echo "substitution with quotes"
countArguments "$wordlist"
# -> 1

In bash and sh the contents of the variable split into separate arguments when substituted without the quotes. Usually you do not want the splitting to occur. Hence the rule: “always quote variable substitutions!”

zsh behavior: no splitting

zsh will not split a variable when substituted. With zsh the contents of a variable will be kept in one piece:

#!/bin/zsh
emulate -LR zsh # reset zsh options
export PATH=/usr/bin:/bin:/usr/sbin:/sbin

function countArguments() {
    echo "${#@}"
}

wordlist="one two three four five"

echo "normal substitution, no quotes:"
countArguments $wordlist
# -> 1

echo "substitution with quotes"
countArguments "$wordlist"
# -> 1

The positive effect of this is that you do not have to worry about quoting variables all the time, making zsh less error prone, and much more like other scripting and programming languages.

Splitting Arrays

The wordlist variable in our example above is a string. Because of this it returns a count of 1, since there is only one element, the string itself.

If you want to loop through multiple elements of a list

In bash this happens, whether you want to or not, unless you explicitly tell bash not to split by quoting the variable.

In zsh, you have to explicitly tell the shell to split a string into its components. If you do this naïvely, by wrapping the string variable in the parenthesis to declare and array, it will not work:

wordlist="one two three"
wordarray=( $wordlist )

for word in $wordarray; do
    echo "->$word<-"
done

#output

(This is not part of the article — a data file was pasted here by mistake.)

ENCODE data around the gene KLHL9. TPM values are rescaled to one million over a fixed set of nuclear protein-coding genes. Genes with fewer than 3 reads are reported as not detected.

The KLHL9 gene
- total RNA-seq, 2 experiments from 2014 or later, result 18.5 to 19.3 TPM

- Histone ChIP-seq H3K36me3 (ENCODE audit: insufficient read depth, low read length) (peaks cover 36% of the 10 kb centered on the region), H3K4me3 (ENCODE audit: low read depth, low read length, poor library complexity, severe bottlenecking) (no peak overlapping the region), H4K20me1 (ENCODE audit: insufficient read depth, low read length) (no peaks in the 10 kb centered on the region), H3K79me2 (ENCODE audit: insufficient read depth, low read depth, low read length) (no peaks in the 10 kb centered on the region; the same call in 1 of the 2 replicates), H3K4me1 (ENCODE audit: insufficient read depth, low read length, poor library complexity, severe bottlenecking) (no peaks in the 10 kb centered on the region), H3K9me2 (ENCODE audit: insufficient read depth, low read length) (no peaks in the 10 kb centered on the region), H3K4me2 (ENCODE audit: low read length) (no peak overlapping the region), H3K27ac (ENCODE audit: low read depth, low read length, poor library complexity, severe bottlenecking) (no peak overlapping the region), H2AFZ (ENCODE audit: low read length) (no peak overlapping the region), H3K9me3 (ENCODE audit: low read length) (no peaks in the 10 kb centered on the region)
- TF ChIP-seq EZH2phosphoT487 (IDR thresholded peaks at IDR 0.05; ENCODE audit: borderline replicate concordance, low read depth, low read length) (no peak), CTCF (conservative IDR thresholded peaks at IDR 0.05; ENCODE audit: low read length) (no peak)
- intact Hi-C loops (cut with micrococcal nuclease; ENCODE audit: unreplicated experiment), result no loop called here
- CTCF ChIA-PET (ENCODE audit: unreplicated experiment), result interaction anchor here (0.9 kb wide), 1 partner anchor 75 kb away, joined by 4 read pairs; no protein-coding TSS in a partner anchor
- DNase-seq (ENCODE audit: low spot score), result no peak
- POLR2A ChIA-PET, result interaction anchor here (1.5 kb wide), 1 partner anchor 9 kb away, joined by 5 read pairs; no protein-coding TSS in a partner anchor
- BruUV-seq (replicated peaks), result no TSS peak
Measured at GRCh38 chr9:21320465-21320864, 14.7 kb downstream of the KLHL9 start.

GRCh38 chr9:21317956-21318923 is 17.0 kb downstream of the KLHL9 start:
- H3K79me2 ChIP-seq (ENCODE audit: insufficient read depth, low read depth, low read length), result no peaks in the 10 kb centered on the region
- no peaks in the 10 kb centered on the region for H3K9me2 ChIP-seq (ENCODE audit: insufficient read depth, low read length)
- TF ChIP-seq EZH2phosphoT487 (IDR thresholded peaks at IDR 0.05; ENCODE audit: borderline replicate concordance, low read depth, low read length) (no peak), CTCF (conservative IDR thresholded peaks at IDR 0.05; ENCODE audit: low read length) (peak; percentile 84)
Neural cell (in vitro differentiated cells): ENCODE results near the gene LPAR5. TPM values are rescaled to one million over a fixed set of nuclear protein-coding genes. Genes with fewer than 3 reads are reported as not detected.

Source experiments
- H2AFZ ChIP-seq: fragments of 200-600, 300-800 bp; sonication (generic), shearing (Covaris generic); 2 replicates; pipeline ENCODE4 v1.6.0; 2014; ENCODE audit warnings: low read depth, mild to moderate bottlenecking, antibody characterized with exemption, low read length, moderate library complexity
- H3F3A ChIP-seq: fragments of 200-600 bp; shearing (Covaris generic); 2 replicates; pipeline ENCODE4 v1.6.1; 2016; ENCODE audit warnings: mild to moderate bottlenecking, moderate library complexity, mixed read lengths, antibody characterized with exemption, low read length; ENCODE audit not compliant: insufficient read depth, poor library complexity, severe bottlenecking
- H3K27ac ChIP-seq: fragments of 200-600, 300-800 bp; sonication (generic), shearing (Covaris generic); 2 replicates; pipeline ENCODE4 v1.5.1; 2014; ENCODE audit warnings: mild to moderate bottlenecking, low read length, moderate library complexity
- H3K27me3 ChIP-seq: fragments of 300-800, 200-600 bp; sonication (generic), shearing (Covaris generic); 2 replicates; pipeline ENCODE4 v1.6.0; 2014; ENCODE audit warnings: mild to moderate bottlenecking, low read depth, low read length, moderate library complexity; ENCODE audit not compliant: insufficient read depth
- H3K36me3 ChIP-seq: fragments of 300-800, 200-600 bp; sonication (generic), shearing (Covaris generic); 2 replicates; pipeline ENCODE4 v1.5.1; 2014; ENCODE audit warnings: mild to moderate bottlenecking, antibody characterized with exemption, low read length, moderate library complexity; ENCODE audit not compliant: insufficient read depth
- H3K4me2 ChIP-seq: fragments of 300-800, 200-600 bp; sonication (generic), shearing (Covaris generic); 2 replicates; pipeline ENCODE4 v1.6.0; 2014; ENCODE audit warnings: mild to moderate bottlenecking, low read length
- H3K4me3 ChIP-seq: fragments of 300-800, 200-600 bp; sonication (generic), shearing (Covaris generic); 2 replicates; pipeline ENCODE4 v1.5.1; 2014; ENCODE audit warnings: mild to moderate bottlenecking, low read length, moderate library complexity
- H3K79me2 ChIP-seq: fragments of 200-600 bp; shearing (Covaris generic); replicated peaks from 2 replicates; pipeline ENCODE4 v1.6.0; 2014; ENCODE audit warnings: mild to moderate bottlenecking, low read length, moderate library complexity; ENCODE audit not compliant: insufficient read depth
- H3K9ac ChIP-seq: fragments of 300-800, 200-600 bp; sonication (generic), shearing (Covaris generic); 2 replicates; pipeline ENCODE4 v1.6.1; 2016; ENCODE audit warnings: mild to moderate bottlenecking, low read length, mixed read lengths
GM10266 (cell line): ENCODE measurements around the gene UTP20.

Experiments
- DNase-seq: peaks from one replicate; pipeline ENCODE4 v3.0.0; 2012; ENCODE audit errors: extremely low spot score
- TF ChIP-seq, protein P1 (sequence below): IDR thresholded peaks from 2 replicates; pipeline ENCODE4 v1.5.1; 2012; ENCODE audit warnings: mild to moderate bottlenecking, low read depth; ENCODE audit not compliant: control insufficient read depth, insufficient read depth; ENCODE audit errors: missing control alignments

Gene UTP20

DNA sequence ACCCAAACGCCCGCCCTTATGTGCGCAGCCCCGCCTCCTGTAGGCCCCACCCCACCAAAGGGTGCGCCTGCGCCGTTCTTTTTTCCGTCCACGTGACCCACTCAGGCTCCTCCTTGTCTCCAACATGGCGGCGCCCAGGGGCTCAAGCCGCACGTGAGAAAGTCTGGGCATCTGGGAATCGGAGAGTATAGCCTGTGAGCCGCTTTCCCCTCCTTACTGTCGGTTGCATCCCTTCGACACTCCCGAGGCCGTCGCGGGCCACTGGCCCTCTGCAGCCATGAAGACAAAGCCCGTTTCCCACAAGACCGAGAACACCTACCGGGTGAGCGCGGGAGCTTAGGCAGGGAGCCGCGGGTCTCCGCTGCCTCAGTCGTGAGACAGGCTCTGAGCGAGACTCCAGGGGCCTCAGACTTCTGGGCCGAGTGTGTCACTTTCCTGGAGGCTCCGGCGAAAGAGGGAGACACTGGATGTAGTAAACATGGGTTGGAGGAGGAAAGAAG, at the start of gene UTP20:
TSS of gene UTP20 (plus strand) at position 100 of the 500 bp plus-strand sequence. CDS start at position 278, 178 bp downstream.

->one two three<-

Note: the for loop echoes every item in the array. I have added the -> characters to make the individual items more visible. In the subsequent examples, I will not repeat the for loop, but only show its output. So the above example will be shortened to:

wordarray=( $wordlist )
->one two three<-

There are few options to do this right.

Revert to sh behavior

First, you can tell zsh to revert to the bash or sh behavior and split on any whitespace. You can do this by pre-fixing the variable substitution with an =:

wordarray=( ${=wordlist} )
->one<-
->two<-
->three<-

Note: if you find yourself using the = frequently, you can also re-enable sh style word splitting with the shwordsplit option. This will of course affect all substitutions in the script until you disable the option again.

setopt shwordsplit
wordarray=( $wordlist )
->one<-
->two<-
->three<-

This option can be very useful when you quickly need to convert a bash script to a zsh script. But you will also re-enable all the problems you had with unintentional word splitting.

Splitting Lines

If you want to be more specific and split on particular characters, zsh has a special substitution syntax for that:

macOSversion=$(sw_vers -productBuild) # 10.14.6
versionParts=${(s/./)macOSVersion}
->10<-
->14<-
->6<-

If you want to split on a newline character \n the syntax is slightly different:

citytext="New York
Rio
Tokyo"

cityarray=( ${(ps/\n/)citytext} )
->New York<-
->Rio<-
->Tokyo<-

Since newline is a common character to split text on, there is a short cut:

cityarray=( ${(f)citytext} )

Since the newline character is a legal character in file names, you should use zero-terminated strings where possible:

foundDirs=$(find /Library -type d -maxdepth 1 -print0)
dirlist=${(ps/\0/)foundDirs}

Again, there is a shortcut for this:

dirlist=${(0)foundDirs}

Array index starts at 1